Stevens in one of his last poems says he imagines as a kind of final act of nature a bird singing ‘without human meaning, without human feeling, a foreign song.’ The idea that every creature has its own reality scared poets at the beginning of the twentieth century, made some of them feel we were groping blindly---it in effect kicked us out of the comfortable anthropocentric community—but it also allowed some modern poets this sense of absolute mystery at the core of existence. It came of knowing that we would never know exactly what a bird’s experience is, or what an ant’s experience is. It has been an unhousing of the imagination, and it was brought on by the thrust of science to be at home in the world by understanding it. It said we move among great powers and mysteries and only glimpse their meanings, the meaning of what it’s like to be another creature, and therefore also the meaning of being a self, a person.

—Robert Hass, The Poetic Species: A conversation with Edward O. Wilson and Robert Hass (Bellevue Literary Press, New York, 2014, p. 55-56.)


high clear sound

A train whistle and other things inherently poetic.


technical drawing

A manuscript page so heavily marked with lines and arrows he mistook it at first for a schematic or map.


yikes and yikes again

The double-horror of realizing one has accidentally plagiarized a terrible writer.


tough crowd

I like writing in a room full of books where the titled spines reprove each written word.


indirect light

An aphorism makes you squint like when a stray ray of light hits the corner of your eye.


stay alive

We tell each other stories to help each other live. That’s why I read poetry. I read poetry to stay alive. That’s why I went to poetry in the first place, that’s why I stay with it, that’s why I’ll never leave it. Because poetry alone carries the truth of “is-ness.”

—Marie Howe, BOMB 61, Fall 1997, interview by Victoria Redel.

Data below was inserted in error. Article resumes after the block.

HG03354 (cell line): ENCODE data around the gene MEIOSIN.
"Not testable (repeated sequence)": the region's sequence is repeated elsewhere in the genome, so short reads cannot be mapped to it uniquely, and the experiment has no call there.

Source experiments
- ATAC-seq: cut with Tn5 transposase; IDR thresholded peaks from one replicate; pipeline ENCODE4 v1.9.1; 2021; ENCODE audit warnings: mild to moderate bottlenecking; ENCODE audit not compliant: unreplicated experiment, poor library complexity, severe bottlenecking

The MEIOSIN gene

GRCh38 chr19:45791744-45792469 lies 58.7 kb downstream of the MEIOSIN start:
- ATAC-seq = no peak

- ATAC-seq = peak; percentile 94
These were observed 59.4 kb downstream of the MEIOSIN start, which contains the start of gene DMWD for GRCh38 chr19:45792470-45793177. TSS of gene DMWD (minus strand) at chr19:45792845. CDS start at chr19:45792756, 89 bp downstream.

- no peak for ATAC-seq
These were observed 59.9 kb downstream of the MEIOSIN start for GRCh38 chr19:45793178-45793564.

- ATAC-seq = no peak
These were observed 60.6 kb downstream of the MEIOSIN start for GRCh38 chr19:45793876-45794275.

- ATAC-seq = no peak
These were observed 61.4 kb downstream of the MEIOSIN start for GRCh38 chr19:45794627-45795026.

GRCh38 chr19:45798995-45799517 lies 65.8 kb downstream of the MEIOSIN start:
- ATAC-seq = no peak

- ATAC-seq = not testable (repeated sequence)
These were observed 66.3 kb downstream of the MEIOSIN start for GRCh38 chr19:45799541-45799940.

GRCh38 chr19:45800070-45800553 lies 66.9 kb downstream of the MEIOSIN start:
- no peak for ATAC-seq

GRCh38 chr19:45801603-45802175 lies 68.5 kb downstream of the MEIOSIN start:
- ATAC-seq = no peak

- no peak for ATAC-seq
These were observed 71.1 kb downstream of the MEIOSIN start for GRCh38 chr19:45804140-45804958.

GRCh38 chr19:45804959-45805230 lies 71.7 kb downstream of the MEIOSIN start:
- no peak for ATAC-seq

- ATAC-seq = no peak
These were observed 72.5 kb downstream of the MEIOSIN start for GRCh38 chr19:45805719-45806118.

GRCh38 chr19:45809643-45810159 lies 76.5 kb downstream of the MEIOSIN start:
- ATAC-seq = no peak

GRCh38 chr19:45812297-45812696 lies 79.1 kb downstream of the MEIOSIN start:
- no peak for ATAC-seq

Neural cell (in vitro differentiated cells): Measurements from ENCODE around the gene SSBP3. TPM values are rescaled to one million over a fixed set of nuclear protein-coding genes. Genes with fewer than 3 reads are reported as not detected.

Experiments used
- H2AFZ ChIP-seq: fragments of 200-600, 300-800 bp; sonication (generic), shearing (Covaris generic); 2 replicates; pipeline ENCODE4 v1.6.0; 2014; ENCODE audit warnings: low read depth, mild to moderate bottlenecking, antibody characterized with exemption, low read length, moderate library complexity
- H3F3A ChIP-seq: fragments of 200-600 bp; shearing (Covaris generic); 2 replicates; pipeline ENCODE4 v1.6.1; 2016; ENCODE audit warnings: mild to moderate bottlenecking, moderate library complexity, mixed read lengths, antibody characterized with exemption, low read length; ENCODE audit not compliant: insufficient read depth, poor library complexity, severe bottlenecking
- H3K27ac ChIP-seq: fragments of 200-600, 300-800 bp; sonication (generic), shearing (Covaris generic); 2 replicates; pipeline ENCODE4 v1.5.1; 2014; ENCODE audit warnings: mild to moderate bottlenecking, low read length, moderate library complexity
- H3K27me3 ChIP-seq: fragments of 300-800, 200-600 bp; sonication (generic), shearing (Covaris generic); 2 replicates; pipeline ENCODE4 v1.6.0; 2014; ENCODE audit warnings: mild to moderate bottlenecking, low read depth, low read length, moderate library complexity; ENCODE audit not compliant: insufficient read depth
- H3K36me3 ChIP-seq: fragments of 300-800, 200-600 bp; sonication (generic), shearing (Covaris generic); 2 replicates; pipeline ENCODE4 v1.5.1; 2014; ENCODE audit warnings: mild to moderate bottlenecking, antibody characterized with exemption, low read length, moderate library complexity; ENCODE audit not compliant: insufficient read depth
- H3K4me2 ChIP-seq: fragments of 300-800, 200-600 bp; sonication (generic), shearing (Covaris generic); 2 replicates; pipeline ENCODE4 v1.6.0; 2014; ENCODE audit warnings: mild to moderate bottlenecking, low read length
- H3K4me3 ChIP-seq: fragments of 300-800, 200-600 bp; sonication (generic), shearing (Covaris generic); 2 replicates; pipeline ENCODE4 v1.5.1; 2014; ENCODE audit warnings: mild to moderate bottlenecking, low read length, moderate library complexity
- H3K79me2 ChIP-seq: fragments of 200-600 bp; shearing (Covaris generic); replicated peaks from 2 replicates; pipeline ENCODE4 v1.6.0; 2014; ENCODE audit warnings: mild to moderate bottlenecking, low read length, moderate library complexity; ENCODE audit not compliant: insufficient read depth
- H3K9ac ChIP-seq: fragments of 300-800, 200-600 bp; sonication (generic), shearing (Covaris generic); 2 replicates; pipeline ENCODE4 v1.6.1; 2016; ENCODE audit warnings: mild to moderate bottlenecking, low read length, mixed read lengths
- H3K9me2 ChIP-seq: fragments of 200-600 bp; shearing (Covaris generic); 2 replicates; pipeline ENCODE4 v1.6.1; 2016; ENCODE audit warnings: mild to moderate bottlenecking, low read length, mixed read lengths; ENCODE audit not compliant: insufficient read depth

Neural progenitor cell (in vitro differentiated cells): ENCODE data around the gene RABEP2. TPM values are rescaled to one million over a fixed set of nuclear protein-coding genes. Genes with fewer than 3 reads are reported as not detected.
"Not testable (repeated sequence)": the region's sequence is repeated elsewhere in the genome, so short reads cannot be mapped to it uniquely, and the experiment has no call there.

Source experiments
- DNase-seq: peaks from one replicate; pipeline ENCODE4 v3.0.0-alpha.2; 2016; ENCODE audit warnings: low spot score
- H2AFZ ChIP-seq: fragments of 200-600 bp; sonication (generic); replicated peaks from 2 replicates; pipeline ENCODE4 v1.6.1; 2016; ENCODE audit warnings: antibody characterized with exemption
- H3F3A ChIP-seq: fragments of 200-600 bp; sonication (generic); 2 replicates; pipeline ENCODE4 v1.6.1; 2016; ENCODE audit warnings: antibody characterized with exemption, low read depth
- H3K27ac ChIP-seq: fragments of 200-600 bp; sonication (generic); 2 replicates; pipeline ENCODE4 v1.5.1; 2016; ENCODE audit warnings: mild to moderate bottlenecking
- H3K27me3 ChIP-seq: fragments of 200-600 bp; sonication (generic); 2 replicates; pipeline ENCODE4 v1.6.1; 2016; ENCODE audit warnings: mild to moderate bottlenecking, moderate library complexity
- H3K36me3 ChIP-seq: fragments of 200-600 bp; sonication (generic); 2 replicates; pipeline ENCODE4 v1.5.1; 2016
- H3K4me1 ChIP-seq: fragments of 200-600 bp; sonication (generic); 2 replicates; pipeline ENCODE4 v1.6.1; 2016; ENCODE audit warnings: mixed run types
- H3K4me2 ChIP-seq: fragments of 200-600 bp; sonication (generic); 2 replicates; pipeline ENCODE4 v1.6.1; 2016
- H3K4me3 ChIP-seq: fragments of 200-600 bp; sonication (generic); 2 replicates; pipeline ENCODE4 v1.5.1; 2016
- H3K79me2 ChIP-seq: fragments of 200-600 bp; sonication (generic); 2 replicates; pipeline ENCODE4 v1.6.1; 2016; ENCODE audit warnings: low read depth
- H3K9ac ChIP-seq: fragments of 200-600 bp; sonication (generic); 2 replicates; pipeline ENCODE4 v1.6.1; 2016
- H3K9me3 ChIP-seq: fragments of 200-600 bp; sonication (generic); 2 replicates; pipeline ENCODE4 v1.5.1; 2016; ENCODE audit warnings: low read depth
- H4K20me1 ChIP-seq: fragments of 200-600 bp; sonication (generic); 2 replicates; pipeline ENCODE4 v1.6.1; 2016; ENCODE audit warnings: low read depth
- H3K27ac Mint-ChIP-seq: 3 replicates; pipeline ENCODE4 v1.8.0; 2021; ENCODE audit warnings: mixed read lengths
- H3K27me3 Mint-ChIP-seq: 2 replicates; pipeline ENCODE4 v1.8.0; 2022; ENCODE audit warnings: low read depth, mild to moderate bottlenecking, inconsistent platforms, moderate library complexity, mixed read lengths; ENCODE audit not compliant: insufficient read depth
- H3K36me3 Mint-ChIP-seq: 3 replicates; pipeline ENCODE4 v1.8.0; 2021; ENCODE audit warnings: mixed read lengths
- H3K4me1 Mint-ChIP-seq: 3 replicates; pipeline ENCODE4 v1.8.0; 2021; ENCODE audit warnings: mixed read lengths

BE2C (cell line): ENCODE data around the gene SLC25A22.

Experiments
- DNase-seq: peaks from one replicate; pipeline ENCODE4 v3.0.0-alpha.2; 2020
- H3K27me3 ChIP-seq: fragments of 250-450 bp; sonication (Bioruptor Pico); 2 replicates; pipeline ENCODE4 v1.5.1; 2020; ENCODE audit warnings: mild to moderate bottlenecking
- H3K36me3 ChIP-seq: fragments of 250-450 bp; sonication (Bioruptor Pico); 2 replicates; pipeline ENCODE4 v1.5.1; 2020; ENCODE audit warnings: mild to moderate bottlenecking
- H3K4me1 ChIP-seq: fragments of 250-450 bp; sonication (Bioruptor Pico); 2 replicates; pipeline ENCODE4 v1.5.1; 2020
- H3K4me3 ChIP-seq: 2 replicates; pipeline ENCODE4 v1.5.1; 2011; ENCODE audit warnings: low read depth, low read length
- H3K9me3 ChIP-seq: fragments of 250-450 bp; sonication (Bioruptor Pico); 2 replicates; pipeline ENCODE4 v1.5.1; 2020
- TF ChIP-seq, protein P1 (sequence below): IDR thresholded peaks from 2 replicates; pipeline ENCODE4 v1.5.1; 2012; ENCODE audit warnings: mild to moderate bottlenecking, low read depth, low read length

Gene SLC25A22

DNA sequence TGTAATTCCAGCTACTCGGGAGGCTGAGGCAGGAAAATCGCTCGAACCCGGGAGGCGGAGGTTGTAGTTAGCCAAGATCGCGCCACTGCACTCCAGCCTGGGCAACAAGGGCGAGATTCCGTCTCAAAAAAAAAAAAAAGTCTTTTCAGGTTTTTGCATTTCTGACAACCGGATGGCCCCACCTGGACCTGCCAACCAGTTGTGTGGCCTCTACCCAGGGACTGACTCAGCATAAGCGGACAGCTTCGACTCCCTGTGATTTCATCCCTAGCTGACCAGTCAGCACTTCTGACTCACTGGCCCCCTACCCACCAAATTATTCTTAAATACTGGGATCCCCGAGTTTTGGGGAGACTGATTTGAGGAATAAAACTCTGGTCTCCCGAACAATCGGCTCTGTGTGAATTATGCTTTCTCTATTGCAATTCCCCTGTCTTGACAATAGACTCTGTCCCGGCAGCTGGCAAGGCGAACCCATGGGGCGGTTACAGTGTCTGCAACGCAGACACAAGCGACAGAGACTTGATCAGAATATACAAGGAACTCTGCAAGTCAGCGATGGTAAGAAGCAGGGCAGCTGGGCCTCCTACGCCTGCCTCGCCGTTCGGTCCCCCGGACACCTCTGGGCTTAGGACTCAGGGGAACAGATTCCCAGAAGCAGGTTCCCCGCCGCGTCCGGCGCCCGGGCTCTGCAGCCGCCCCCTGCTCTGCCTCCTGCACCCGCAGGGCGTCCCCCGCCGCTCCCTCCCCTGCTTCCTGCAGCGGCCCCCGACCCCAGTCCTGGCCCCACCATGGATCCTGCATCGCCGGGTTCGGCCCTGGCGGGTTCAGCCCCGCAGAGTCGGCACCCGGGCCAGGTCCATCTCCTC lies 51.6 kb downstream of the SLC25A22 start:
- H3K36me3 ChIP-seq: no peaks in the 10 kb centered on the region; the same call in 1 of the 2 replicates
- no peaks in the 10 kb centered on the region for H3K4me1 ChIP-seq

Metaphor that is less like attachment and more like collision.


poem factory

Unfortunately he used forms as though they were molds for pouring in content and making very similar poems.


scene rendered

It’s all about the quality of the description.


vision shifted

“White writing” appeared in my art the way flowers explode over the earth at a given time. With this method I found I could paint the frenetic rhythms of the modern city, something I couldn’t even approach with Renaissance techniques. In other words, through calligraphic line I was able to catch the restless pulse of our cities today. I began working this way in England—in Devonshire in 1935—when I returned from the Orient, where I’d studied Chinese brushwork. So in gentle Devonshire during the night, when I could hear the horses breathing in the field, I painted Broadway and Welcome Hero. In the process I probably experienced the most revolutionary sensations I have ever had in art, because while one part of me was creating these two works, another part was trying to hold me back. The old and the new were in battle. It may be difficult for one who doesn’t paint to visualize the ordeal an artist goes through when his angle of vision is being shifted.

—Mark Tobey, The Artist’s Voice: Talks with Seventeen Modern Artists (Da Capo Press, 2000), interviews by Katherine Kuh.


become art

They say you can make art out of anything; but some things have to become art.


no outré there

A confessional poet whose life might be mistaken for that of a saint.



The lines were like a handful of straw held up to the wind.


not equal

Words have meanings and through language convey semantic sense, but in poetry there are no equal signs.


the instant, the quick